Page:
This is a ridiculously exciting week for Kansas City womxn dedicated to radical, positive change. From our launch party at Hotel Karaoke on Monday night, to the Design Thinking the Wage Gap Lunch-and-Learn on Wednesday, to the SHEImpacts Bus Tour on Friday, you will encounter thought-provoking content, stimulating ideas, and an all-around great time connecting with other innovators and advocates in our community.

Now who, you may wonder, is welcome at these events? Specifically, can men participate? Absolutely! As we stressed in our first blog post, IHKC is committed to inclusivity and this includes men. In fact, male participation – fathers, brothers, sons, colleagues, neighbors, friends, and partners – at our events is not only welcome, but necessary to our work.

This topic has been on our minds quite a bit lately, so it’s serendipitous that a New York Times opinion piece on the subject appeared in our Facebook group last week and stimulated some discussion. Ruth Whippman, an author working on a book about raising boys, reflects on the shape that modern feminist culture has taken – a shape that, Whippman feels, requires women to “be more like men.” Women experience such pressure as the result of a gendered hierarchy of values, as the Whippman explains:

As a rule, anything associated with girls or women, from the color pink to domestic labor – is by definition assigned a lower cultural value than things associated with boys or men. Fashion, for instance, is vain and shallow, while baseball is basically a branch of philosophy. Tax dollars are poured into encouraging girls to take up STEM subjects, but no one seems to care much whether boys become nurses. Girls are routinely given pep talks to be “anything a boy can be,” a glorious promotion from their current state, whereas to encourage a boy to behave more like a girl is to inflict an emasculating demotion. Female hobbies, careers, possessions and behaviors are generally dismissed as frivolous, trivial, niche or low status – certainly nothing to which any self-respecting boy or man might ever aspire.

The cultural hierarchy described above encourages an individualistic “self-improvement” mindset – “Women! Be more like men. Men, as you were.” Such an attitude, which isolates a women in a solitary quest for personal advancement, further suggests that there are “women’s issues” – equal pay, family leave, workplace harassment, and access to health care, for example – that it is a “woman’s job” to address. Thus the onus is on the woman to fix “her” problems by adopting a pose of “confidence,” “assertiveness,” and “empowerment” while, for example, corporations get a pass on changing their own unequal pay structures. In other words, gender inequality becomes a woman’s problem that she must fix by changing herself.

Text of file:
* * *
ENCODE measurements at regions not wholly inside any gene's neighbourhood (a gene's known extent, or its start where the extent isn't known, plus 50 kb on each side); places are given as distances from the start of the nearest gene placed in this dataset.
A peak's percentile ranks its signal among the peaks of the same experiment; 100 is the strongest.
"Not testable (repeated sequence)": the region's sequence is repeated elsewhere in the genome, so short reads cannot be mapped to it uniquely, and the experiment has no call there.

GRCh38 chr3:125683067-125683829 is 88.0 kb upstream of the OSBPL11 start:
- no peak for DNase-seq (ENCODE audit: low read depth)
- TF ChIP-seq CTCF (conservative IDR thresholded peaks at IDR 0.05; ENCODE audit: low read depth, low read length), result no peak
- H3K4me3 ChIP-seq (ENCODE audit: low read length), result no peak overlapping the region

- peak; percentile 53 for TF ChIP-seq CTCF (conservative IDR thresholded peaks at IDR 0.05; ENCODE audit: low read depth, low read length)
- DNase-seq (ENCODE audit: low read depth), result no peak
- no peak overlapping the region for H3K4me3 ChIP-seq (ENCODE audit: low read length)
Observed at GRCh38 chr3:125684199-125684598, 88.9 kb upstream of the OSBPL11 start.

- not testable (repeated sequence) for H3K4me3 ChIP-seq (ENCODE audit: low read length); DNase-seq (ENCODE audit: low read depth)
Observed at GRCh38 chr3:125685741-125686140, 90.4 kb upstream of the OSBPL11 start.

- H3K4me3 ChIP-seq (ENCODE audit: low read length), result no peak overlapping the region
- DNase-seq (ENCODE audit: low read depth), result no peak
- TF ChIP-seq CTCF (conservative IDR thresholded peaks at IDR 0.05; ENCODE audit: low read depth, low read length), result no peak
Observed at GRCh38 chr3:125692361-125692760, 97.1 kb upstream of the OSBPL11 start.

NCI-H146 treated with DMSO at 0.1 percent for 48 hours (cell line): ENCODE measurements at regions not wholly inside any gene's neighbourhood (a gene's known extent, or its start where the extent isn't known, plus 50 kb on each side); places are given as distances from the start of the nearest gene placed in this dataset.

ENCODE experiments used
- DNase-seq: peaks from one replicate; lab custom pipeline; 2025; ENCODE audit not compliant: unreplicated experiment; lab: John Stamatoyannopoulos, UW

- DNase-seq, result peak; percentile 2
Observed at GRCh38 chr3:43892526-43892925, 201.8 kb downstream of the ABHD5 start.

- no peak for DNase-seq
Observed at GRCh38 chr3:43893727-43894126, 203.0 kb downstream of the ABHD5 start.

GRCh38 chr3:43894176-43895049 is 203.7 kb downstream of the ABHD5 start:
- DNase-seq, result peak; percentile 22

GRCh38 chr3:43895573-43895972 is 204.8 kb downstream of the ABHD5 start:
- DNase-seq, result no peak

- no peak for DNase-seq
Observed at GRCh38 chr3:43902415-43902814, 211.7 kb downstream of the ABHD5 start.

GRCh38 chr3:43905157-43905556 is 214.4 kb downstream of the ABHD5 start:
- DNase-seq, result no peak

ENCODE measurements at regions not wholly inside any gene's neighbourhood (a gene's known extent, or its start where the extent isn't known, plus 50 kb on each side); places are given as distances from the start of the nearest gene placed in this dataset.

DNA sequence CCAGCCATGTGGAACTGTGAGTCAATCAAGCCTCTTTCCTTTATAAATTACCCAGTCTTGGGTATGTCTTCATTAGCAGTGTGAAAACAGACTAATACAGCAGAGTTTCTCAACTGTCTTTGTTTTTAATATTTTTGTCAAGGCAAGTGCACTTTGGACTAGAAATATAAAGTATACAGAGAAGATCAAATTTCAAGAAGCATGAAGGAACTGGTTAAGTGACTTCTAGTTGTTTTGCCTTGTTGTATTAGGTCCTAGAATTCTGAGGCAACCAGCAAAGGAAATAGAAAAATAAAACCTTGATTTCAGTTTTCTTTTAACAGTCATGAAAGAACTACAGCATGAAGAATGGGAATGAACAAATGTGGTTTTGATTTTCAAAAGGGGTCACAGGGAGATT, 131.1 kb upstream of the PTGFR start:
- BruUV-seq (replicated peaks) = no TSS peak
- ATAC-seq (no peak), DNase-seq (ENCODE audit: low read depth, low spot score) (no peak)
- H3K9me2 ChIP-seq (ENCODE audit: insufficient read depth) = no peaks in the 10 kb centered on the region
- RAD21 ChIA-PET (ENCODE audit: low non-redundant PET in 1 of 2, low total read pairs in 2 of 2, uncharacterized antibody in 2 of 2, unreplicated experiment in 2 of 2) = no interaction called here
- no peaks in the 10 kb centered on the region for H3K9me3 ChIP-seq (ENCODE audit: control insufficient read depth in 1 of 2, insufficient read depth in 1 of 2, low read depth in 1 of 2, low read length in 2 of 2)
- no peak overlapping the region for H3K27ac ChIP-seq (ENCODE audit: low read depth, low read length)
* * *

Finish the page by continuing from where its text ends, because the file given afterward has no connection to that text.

Consider, though, is it true that gender inequality negatively impact women alone? Does injustice against a mother, a daughter, a female co-worker truly affect only her? Rarely, if ever, is this the case for, as the seventeenth-century poet John Donne wrote, “No man is an island” and no woman is either. A toxic workplace is a toxic workplace for all. Economic inequality results in diminished resources for partners, families, and entire societies.

To amplify this point, let me direct your attention one of our culture’s greatest fonts of wisdom – Harry Potter. OK, maybe not Harry Potter specifically, but the actor who brought us one of its iconic characters to life on the screen – Emma Watson, who played Harry’s brilliant classmate and friend Hermione Granger. Ms. Watson’s “HeForShe” campaign, which she announced in a speech before the United Nations in 2014, urges men to make gender equality their own cause and articulates sound reasons for doing so. “Gender equality is your issue too,” she argues, noting ways in which men are “imprisoned by gender stereotypes” that equate masculine identity with “macho” behaviors that damage men and boys’ self-esteem. “If we can defining each other by what we are not and defining ourselves by what we are,” Ms. Watson concludes, then “freedom” can be achieved for all genders. This freedom, I will add, includes the ability to share each other’s spaces and causes in a spirit of partnership and respect.

So can men join us? Absolutely, and we hope you do! Progressive, radical change is no easy matter and it takes all of us to pull it off. And if you come to our events, maybe we can raise a glass and have a little fun while doing it. For a schedule of Womxn’s Empowerment Week (WEW) events and ticket information, see this link.